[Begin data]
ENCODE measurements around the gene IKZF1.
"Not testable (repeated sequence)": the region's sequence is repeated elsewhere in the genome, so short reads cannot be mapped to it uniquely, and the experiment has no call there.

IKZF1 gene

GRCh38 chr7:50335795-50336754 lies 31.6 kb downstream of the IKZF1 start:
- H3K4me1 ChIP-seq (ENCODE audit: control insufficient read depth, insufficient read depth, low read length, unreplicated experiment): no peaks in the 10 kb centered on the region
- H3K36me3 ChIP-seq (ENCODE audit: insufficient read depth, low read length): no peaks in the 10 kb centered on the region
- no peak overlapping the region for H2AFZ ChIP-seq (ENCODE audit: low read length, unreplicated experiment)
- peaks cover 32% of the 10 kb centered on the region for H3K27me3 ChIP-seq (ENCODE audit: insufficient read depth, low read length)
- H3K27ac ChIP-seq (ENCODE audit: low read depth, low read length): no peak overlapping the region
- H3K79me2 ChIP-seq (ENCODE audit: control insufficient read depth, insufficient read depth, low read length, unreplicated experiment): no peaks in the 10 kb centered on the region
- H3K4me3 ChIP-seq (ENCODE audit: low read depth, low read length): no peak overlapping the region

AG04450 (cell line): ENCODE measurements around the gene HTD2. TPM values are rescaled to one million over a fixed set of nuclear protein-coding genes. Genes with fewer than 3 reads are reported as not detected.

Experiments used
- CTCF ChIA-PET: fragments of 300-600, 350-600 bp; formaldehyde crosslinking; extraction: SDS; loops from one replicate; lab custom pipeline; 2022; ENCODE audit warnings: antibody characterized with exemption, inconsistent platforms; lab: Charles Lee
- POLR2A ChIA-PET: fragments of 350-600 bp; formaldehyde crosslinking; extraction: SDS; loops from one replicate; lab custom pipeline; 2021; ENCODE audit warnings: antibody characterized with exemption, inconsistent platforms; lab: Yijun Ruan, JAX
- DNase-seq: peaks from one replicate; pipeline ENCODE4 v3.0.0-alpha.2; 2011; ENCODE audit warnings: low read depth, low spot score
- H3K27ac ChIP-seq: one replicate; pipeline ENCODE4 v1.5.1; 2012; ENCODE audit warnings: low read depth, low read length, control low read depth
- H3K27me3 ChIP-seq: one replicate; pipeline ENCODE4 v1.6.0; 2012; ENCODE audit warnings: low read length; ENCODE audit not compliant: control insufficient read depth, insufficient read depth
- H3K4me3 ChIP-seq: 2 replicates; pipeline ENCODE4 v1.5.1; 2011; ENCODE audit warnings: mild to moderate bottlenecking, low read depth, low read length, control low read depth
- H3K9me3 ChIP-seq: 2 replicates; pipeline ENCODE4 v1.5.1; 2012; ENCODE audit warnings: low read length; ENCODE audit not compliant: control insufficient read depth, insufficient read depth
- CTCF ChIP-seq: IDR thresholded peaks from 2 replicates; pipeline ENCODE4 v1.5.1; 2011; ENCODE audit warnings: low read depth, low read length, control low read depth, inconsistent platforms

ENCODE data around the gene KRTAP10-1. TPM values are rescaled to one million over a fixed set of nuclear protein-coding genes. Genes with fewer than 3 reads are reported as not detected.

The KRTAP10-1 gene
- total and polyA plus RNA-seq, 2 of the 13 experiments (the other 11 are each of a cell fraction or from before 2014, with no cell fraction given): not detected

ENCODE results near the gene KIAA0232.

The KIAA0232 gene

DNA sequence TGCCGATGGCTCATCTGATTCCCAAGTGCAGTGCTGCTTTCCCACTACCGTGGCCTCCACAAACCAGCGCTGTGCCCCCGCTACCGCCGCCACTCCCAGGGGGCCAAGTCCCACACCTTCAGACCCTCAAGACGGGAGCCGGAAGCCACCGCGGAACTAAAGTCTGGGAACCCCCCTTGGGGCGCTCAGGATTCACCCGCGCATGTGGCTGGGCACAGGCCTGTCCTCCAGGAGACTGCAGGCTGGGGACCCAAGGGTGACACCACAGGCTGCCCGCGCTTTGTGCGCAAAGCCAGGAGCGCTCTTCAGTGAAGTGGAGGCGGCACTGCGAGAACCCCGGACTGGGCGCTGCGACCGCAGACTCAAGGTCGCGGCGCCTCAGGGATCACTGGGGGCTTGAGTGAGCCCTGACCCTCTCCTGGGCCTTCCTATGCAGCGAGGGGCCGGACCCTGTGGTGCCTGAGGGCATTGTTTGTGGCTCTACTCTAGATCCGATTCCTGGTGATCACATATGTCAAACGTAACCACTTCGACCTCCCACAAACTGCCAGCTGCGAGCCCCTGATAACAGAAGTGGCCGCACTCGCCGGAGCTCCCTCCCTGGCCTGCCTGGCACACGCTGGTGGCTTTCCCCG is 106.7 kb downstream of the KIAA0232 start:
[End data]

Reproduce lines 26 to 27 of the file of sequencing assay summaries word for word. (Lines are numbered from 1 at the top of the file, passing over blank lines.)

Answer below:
The KIAA0232 gene

DNA sequence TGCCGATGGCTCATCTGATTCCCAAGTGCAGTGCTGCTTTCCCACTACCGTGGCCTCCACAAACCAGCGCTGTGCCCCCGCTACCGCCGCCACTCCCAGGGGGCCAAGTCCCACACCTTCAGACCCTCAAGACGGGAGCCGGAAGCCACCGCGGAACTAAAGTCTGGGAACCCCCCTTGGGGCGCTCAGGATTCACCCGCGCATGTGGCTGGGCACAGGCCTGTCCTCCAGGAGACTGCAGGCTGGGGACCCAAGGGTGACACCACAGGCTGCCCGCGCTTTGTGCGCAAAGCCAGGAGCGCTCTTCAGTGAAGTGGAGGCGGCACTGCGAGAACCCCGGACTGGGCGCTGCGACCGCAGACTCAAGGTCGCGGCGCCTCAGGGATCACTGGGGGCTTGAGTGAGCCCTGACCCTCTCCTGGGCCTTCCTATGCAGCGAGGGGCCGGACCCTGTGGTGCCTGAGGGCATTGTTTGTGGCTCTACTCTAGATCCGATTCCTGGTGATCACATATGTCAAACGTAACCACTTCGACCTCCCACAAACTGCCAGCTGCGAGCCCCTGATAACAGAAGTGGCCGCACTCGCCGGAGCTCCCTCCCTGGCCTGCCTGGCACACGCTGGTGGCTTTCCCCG is 106.7 kb downstream of the KIAA0232 start: